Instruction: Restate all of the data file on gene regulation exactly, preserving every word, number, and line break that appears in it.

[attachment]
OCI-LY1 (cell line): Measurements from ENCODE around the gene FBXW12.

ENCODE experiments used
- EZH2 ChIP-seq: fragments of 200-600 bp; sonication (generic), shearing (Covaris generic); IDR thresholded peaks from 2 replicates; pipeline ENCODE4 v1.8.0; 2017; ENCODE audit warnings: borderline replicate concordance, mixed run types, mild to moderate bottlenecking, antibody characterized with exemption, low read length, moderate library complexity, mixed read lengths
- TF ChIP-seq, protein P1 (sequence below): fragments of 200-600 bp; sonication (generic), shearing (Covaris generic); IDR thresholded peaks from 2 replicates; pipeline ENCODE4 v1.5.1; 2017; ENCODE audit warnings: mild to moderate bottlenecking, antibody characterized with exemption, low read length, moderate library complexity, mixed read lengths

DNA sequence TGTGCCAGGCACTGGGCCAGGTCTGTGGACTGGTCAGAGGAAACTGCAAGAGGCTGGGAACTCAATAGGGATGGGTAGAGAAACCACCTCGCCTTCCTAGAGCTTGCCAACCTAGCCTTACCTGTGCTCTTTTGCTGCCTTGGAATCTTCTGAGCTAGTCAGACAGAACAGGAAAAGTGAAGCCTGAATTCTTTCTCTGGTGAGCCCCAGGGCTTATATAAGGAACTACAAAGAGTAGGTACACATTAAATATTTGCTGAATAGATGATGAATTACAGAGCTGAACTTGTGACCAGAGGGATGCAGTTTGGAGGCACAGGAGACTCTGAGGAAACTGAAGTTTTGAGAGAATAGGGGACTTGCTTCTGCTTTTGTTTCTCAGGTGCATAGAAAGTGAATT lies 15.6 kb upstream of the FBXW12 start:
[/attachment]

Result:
OCI-LY1 (cell line): Measurements from ENCODE around the gene FBXW12.

ENCODE experiments used
- EZH2 ChIP-seq: fragments of 200-600 bp; sonication (generic), shearing (Covaris generic); IDR thresholded peaks from 2 replicates; pipeline ENCODE4 v1.8.0; 2017; ENCODE audit warnings: borderline replicate concordance, mixed run types, mild to moderate bottlenecking, antibody characterized with exemption, low read length, moderate library complexity, mixed read lengths
- TF ChIP-seq, protein P1 (sequence below): fragments of 200-600 bp; sonication (generic), shearing (Covaris generic); IDR thresholded peaks from 2 replicates; pipeline ENCODE4 v1.5.1; 2017; ENCODE audit warnings: mild to moderate bottlenecking, antibody characterized with exemption, low read length, moderate library complexity, mixed read lengths

DNA sequence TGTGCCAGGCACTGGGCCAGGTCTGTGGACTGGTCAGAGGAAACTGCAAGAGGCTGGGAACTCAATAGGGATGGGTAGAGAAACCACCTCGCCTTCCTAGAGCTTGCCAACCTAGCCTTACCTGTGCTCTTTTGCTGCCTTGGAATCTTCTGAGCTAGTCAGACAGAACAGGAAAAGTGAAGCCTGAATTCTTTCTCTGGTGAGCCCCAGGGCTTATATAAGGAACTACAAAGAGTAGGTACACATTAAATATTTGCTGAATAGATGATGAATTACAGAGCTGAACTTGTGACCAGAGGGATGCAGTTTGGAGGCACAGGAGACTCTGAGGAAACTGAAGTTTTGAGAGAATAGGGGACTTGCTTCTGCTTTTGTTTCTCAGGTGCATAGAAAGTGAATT lies 15.6 kb upstream of the FBXW12 start: